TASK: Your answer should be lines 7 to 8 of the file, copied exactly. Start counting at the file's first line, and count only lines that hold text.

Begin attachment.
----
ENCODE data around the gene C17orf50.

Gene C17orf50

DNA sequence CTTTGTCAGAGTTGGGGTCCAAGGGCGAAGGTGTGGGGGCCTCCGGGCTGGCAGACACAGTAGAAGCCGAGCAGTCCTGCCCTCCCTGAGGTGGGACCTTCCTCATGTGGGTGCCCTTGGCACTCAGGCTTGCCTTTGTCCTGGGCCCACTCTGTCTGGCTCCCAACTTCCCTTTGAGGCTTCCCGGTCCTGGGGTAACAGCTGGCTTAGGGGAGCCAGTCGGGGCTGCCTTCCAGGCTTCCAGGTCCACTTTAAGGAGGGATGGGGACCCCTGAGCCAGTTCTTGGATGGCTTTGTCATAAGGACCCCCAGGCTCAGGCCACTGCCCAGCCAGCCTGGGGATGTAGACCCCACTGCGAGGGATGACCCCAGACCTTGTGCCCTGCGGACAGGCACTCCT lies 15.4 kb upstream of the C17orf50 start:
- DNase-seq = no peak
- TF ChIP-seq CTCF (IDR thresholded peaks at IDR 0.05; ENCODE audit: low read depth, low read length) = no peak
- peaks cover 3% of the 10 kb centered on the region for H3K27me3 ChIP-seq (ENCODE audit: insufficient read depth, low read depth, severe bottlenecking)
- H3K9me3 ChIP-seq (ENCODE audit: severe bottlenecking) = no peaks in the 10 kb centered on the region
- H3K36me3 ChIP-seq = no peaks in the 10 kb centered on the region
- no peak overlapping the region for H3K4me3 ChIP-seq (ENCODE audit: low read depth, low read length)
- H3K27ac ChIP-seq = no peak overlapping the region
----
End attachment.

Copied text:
- H3K9me3 ChIP-seq (ENCODE audit: severe bottlenecking) = no peaks in the 10 kb centered on the region
- H3K36me3 ChIP-seq = no peaks in the 10 kb centered on the region